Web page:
5 Questions and 6 Answers for This Moment in Fundraising

Well, it’s been two months—more or less and depending on the exact date at which life as we know it came to a stop in your part of the country. For most of the nonprofits we work with at Schultz & Williams, the initial chaos has abated somewhat. Operations are up and running virtually. The initial challenge of launching a rapid response has been met. A tenuous, new not-normal has settled in.

Even in this relative calm, however, the mid- and longer-term outlook remains uncertain in the extreme, and organizations are grappling with tough questions every day. In this piece, I share five of those questions that we have been hearing most frequently, along with our best answers. And thrown in for extra value, I end with one more response—to a question people tend not to ask, but ought to.


Question #1: Should we pause our campaign?

Unless there are clear reasons specific to your organization and donor audience, we would not recommend that you pause.

It might well, however, be necessary to rethink your timeframe, extending your end date. And you may want to consider talking with donors about the possibility of repurposing dollars already committed toward new needs, such as urgent operational priorities. Similarly, you may want to revisit the campaign funding pillars you initially announced. In these extraordinary times, donors will understand. In fact, they will appreciate your responsiveness.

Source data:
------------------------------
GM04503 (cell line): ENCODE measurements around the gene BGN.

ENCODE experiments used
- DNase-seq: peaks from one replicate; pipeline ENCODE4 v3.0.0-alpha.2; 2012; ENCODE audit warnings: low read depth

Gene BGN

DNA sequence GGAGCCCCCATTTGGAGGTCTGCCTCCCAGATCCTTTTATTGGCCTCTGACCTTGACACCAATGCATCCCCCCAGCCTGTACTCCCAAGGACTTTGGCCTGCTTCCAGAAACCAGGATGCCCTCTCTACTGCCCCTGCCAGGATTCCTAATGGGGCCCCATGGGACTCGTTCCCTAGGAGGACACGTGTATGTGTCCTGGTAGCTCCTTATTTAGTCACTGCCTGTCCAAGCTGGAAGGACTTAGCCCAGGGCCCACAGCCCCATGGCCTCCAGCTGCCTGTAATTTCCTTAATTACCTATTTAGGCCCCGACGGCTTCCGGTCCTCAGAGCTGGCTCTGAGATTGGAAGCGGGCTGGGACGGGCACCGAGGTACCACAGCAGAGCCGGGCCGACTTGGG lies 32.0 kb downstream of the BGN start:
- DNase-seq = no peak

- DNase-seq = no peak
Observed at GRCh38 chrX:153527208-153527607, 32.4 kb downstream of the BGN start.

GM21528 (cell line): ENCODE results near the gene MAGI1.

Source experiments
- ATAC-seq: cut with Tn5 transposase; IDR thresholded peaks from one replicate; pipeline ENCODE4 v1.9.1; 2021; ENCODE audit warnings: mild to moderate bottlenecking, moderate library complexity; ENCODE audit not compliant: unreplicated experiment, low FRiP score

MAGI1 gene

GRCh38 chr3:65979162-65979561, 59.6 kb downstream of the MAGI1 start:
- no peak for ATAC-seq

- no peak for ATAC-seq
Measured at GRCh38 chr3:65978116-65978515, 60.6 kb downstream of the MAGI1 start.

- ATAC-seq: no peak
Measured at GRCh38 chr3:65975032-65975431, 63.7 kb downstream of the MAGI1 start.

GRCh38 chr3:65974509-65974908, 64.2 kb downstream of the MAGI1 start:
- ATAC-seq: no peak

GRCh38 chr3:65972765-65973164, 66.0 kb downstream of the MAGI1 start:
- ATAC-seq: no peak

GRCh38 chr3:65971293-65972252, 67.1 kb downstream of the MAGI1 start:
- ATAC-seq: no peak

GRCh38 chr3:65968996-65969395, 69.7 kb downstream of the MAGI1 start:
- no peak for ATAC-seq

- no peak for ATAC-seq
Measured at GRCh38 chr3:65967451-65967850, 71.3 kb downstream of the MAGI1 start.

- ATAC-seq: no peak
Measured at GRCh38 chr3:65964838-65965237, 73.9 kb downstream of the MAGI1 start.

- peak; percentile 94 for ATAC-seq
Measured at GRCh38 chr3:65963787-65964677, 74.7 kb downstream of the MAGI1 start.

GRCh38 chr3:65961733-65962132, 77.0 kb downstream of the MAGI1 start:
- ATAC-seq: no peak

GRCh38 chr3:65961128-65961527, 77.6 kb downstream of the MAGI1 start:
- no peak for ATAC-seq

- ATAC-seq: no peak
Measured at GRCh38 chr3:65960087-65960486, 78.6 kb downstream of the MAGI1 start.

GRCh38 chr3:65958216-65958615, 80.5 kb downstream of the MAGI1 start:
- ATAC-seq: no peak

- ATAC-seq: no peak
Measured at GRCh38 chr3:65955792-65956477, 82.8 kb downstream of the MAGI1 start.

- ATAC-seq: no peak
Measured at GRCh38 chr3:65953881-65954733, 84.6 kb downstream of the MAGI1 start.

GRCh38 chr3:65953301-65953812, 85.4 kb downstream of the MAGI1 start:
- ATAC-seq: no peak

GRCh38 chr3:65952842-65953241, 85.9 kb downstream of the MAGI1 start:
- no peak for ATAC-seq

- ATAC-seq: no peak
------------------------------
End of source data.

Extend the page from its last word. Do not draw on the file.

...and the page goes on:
If you do move forward with your campaign, however, it is essential to exercise rigorous, case-by-case care in planning how you will engage each major gift prospect, whether an individual, corporation, or foundation. This is not the time, for instance, to make a major ask of someone whose fortune is, or was, in airlines or hotels. Turn to your donor research more religiously than ever.